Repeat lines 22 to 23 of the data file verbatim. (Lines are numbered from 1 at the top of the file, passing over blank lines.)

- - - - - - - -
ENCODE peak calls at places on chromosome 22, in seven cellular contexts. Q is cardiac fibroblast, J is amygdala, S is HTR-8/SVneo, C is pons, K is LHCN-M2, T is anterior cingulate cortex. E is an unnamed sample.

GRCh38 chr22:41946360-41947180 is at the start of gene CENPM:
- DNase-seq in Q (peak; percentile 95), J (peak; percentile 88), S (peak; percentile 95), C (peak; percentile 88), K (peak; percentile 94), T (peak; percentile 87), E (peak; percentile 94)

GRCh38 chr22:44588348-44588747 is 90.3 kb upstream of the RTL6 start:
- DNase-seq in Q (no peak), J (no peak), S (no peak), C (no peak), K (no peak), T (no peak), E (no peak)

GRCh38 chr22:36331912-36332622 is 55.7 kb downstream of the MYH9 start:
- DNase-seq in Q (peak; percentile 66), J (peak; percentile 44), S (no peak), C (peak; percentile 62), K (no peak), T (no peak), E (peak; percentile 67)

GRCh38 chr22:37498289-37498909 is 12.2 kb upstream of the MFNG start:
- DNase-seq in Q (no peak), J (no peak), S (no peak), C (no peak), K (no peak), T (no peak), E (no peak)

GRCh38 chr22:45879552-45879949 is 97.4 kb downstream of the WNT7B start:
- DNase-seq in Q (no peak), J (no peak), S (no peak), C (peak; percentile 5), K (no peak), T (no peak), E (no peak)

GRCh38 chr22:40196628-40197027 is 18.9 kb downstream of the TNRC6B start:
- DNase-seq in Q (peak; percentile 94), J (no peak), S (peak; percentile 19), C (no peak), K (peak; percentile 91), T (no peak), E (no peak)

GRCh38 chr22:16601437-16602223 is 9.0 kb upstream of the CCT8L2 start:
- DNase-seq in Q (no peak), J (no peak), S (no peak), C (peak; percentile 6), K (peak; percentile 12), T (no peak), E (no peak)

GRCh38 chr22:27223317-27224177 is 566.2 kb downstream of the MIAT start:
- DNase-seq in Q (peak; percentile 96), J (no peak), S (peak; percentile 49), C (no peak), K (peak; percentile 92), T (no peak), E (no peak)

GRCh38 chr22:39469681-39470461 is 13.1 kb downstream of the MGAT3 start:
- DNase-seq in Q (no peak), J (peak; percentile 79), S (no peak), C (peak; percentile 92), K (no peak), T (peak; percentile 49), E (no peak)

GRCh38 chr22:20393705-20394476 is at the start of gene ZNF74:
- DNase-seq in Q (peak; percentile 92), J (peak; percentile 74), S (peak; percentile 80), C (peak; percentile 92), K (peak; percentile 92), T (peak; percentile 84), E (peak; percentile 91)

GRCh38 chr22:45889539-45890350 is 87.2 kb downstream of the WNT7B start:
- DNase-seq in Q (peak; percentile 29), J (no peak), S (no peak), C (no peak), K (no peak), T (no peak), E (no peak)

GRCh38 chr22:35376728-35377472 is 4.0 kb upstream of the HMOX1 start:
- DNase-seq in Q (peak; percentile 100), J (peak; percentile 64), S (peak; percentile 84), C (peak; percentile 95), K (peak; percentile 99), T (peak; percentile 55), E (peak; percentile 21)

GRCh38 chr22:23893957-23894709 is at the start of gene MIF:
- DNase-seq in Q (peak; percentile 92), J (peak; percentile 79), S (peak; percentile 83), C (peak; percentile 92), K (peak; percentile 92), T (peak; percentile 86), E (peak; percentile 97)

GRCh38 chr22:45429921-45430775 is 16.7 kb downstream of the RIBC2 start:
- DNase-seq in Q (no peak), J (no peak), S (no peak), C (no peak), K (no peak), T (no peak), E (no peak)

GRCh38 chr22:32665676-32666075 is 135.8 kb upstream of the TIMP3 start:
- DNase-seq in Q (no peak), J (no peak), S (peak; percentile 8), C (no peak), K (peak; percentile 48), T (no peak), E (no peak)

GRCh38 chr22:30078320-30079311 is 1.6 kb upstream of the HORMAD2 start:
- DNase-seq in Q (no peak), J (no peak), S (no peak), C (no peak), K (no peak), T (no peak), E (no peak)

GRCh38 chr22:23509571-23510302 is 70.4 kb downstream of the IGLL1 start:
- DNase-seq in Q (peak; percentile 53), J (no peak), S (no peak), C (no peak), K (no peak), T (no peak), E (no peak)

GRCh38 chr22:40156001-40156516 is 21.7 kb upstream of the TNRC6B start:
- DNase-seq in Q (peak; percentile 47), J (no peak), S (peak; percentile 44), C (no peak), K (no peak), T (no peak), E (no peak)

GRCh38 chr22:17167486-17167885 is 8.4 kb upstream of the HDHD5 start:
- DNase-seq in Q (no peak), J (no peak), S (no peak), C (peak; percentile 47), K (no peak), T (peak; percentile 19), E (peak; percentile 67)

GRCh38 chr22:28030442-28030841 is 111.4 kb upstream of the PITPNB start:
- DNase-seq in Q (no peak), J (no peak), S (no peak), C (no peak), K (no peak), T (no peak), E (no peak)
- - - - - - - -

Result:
GRCh38 chr22:45889539-45890350 is 87.2 kb downstream of the WNT7B start:
- DNase-seq in Q (peak; percentile 29), J (no peak), S (no peak), C (no peak), K (no peak), T (no peak), E (no peak)